By Nick Hornby
Riverhead Books. 452 pages. $27.95
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Reviewed by Hillary Rea
These days the phrase Women aren't funny is the entertainment industry's hot topic for debate. With every snide remark against a Lena, an Amy, or a Tina, there is a show with the word Girl in it to fight back against every anti-comedienne naysayer.
Now there is a novel, Funny Girl, the latest from the British author Nick Hornby, that grapples with this issue, but in a different era. It has its moments, but in the end it fails to do its time or subject full justice.
Though it jumps ahead to today, Funny Girl focuses mainly on a British situation comedy in the 1960s and its star, Sophie Straw. Sophie starts out as Barbara Parker, winner of the 1964 Miss Blackpool beauty pageant. No one will look past her pretty face, blonde hair, and curvaceous figure to see that she has wit, charm, and comedic timing. (Clearly, Bob Dylan's 1964 hit "The Times They Are a-Changin' " had nothing to do with gender equality in comedy.)
Barbara chooses laughs over looks and heads to London to pursue a career as a comedic actress, changing her name to Sophie along the way. There is no struggle on her way to the top. Sophie is quick to rise, landing the lead role in the sitcom Barbara (and Jim), loosely based on her life as Barbara from Blackpool.
Once the fire is lit, the story strays from Sophie to the rise and fall of Barbara (and Jim), seen through the eyes of the all-male ensemble behind it. Chapters alternate perspective, dipping into the lives of Sophie's costar Clive (the Jim in parentheses); the show's writers, Tony and Bill; and their producer, Dennis. Focus never rests long enough to really simmer in any character's point of view.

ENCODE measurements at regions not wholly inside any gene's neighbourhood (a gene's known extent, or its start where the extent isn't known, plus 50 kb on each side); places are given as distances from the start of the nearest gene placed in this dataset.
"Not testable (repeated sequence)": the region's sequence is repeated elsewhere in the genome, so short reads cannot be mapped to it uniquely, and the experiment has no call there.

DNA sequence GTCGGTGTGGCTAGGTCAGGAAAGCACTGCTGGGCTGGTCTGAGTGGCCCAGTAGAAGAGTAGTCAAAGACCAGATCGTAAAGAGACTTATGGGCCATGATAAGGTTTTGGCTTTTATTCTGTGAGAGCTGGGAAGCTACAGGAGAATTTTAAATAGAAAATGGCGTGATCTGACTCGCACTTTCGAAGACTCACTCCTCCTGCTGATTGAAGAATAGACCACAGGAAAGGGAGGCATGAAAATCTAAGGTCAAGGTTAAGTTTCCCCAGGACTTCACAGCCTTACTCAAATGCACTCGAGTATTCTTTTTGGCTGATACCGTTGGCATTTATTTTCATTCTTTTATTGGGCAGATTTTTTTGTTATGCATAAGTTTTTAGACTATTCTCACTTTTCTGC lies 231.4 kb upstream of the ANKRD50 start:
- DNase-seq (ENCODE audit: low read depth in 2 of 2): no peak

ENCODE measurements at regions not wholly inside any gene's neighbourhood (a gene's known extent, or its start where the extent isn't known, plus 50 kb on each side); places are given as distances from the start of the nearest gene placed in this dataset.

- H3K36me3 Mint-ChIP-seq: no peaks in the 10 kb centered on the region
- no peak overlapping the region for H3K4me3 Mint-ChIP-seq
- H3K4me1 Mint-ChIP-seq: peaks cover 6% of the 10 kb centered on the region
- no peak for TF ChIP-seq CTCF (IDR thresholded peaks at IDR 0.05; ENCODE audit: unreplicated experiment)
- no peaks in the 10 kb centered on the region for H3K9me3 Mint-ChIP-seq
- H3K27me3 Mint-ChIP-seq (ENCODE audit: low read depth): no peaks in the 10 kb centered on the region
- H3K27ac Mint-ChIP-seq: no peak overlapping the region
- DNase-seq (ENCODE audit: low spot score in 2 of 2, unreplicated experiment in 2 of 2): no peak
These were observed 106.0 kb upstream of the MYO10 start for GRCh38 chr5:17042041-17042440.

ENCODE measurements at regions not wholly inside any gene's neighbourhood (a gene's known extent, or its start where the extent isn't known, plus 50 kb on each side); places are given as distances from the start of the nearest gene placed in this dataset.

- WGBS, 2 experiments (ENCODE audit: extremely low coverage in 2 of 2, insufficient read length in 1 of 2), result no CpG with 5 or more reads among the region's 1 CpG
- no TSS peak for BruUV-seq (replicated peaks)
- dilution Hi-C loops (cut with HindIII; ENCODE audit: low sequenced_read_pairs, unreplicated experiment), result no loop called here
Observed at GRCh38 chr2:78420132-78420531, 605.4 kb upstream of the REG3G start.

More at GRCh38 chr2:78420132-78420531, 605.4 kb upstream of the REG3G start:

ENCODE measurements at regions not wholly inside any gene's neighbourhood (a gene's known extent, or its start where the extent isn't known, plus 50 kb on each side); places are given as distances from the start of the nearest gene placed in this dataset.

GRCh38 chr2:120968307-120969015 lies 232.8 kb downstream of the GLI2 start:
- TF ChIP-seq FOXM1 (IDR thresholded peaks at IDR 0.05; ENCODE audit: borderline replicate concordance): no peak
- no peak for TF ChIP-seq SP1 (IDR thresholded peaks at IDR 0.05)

Because no single voice leads us through the novel, it's hard to buckle in for the long haul. Instead, the world of each character is showcased, as in a sitcom, in short bursts, with an ensemble cast of characters.
Nick Hornby is best known for writing "lad lit," and despite Barbara/Sophie, the men in this story are the richer roles. Two characters, in particular, deserve spin-off novels.
There's the conflicted Bill, who ultimately chooses art over industry, yet somehow makes a big splash as an out-of-the-closet homosexual novelist: "Bill suddenly felt weak with relief. He had had enough of trying to guess the thoughts and feelings of eighteen million people he didn't know. He wanted to talk to the few thousand he did."
Then there's Dennis. He comes to terms with his failed marriage once he realizes he's been in love with Sophie since the moment they met and spends their first date cuddling in bed after attending the opening night of Hair. He reflects, "What kind of idiot would go and see Hair on a first date?"
For a novel set in London's Swinging '60s, Funny Girl seldom feels deeper than a light dusting of cultural history. We get a touch of the women's rights movement, a dash of racial segregation, and a sprinkling of unwanted pregnancy controversy. In the book's shining scene, Hornby goes into humorous detail about audience response to Hair the day after the Theatres Act is passed, allowing nudity on the West End stage for the first time. This is the only chapter that fully lives in the period.
With much jumping around in the middle, Funny Girl begins and ends with Sophie's story. In the final chapters, it is 2014 and Sophie is in her 70s and attending a British Academy of Film and Television honors ceremony for Barbara and (Jim). This flash-forward avoids predictable sentiment. The ending is so strong it is a shame the book was not written through Sophie's lens throughout:
It was absurd that they were getting old, thought Sophie - absurd and wrong. Old people had black-and-white memories of wars, music halls, wretched diseases, candlelight. Her memories were in color, and they involved loud music and discos, Biba and Habitat, Marlon Brando and butter.
Sophie is funny. Funny Girl would have done better to include more of her colorful memories.